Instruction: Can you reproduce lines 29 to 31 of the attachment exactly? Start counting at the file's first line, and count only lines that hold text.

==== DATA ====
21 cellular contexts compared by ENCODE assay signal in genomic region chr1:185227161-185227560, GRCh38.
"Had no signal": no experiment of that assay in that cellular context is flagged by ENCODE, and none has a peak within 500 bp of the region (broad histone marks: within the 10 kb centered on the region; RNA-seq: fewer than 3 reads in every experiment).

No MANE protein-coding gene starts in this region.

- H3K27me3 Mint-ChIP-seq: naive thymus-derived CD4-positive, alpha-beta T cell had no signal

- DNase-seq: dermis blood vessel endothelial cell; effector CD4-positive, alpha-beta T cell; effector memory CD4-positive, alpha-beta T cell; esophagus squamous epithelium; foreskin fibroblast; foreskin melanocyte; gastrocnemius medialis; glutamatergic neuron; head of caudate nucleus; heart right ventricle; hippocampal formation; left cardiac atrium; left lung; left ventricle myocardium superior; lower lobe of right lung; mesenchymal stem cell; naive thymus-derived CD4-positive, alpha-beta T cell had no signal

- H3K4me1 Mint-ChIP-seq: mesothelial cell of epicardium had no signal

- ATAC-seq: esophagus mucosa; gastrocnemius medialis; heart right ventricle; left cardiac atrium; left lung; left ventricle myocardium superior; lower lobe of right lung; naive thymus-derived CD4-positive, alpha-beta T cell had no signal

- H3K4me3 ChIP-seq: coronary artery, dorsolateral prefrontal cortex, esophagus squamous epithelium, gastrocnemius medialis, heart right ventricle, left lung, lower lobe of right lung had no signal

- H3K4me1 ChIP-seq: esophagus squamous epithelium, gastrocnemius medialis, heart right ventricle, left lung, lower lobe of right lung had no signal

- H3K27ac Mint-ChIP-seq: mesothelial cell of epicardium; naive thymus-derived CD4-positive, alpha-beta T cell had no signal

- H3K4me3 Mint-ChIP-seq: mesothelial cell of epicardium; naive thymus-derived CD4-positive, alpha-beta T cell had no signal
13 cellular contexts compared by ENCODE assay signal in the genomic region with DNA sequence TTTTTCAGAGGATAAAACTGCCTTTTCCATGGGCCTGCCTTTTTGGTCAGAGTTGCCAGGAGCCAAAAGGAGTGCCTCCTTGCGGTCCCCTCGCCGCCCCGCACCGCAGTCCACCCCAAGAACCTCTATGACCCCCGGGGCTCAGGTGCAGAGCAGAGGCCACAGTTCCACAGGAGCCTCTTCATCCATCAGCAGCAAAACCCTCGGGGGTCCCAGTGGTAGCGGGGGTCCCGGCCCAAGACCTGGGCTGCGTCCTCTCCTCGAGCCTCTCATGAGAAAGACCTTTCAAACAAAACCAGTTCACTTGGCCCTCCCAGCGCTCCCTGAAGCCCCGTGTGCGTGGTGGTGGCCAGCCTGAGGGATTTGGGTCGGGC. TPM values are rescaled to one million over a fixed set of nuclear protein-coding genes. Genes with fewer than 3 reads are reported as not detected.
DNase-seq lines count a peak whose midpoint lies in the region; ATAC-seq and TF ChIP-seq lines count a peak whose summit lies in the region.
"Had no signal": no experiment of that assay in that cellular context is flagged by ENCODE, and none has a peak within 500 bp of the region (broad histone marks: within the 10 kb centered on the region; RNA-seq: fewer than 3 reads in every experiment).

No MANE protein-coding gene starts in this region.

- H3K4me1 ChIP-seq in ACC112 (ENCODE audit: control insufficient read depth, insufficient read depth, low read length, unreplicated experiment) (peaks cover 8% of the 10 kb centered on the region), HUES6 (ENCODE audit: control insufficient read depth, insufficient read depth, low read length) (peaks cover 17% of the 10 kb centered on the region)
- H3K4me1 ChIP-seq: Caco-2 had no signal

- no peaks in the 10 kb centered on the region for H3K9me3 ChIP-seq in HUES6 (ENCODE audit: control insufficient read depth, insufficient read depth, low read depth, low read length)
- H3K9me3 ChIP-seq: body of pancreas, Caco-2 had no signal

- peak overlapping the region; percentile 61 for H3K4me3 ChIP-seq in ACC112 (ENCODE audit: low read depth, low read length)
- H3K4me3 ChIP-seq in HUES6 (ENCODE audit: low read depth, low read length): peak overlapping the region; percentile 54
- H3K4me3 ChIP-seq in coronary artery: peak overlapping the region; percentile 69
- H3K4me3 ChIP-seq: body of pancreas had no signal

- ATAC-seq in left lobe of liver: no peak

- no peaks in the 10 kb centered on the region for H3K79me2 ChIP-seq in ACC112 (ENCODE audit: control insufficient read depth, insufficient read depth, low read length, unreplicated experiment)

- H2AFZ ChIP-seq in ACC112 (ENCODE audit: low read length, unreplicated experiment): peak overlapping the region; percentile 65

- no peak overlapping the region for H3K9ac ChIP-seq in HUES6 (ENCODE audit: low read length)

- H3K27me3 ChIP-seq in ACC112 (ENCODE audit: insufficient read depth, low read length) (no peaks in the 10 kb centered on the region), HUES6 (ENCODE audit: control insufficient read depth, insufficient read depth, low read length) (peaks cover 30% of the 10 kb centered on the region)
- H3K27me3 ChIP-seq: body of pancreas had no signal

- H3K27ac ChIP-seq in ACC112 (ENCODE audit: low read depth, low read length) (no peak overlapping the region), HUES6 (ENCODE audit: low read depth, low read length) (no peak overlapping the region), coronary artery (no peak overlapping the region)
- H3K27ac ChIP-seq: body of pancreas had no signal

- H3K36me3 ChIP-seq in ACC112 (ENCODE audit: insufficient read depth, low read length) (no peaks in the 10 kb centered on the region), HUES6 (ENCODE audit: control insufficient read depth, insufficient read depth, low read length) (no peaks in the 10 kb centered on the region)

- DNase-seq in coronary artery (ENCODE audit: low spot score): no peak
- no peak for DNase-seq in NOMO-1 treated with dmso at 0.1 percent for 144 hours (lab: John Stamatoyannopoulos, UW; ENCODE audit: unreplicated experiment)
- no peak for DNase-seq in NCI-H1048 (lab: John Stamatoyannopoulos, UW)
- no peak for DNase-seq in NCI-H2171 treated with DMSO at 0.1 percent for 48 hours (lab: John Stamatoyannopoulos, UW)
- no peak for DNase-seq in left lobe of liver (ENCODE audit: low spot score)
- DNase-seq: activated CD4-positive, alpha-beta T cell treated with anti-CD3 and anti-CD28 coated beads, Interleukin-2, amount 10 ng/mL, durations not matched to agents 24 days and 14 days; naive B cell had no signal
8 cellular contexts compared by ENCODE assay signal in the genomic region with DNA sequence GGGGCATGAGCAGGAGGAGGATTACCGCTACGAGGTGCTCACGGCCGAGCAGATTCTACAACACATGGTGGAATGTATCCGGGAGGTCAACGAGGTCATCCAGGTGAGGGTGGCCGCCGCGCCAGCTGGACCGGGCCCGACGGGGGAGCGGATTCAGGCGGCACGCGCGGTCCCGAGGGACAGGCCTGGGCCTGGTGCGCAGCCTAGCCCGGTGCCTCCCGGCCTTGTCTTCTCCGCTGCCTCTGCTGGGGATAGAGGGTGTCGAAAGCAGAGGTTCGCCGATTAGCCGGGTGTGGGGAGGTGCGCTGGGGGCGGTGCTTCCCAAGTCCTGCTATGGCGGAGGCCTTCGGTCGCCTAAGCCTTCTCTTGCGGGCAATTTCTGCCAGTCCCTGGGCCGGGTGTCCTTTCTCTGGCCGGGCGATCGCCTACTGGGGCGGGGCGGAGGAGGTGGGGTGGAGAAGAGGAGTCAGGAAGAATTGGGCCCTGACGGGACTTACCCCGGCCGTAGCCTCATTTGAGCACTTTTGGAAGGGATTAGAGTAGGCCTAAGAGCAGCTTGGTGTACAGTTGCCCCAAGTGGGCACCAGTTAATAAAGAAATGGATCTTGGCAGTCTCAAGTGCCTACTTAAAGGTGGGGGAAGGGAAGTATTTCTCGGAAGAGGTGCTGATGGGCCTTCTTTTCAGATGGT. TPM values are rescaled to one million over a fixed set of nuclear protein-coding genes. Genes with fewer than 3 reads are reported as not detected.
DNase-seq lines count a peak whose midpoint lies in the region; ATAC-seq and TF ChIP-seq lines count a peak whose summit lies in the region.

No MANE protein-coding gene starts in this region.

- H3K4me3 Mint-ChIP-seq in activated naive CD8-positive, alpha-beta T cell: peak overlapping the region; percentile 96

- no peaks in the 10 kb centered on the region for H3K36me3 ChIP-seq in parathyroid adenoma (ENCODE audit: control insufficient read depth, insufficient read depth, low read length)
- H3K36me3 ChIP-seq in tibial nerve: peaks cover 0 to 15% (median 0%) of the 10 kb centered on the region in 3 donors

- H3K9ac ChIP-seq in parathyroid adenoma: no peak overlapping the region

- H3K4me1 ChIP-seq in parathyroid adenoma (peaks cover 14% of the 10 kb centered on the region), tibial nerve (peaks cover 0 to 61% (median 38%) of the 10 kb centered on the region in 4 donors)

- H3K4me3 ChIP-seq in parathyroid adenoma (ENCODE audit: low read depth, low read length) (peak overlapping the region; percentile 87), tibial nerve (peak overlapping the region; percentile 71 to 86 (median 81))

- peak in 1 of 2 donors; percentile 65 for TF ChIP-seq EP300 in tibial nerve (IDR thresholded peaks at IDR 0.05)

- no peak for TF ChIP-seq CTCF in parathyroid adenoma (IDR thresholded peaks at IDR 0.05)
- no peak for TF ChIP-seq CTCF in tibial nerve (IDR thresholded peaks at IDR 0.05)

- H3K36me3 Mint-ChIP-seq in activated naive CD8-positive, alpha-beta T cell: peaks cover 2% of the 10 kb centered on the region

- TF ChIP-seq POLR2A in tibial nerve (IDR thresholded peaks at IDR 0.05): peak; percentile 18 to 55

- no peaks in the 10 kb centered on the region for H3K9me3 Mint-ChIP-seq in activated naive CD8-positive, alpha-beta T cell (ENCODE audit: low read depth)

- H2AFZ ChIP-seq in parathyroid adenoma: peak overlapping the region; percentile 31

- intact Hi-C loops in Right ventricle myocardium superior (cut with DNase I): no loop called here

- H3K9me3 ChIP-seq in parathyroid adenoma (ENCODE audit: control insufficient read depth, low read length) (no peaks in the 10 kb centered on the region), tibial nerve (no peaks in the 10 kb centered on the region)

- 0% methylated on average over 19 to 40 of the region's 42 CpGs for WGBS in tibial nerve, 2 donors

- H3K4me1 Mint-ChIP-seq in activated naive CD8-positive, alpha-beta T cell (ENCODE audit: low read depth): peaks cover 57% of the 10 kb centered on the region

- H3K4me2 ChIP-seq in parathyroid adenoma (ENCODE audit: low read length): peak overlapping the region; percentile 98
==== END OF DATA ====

- H3K27me3 ChIP-seq: body of pancreas had no signal

- H3K27ac ChIP-seq in ACC112 (ENCODE audit: low read depth, low read length) (no peak overlapping the region), HUES6 (ENCODE audit: low read depth, low read length) (no peak overlapping the region), coronary artery (no peak overlapping the region)
- H3K27ac ChIP-seq: body of pancreas had no signal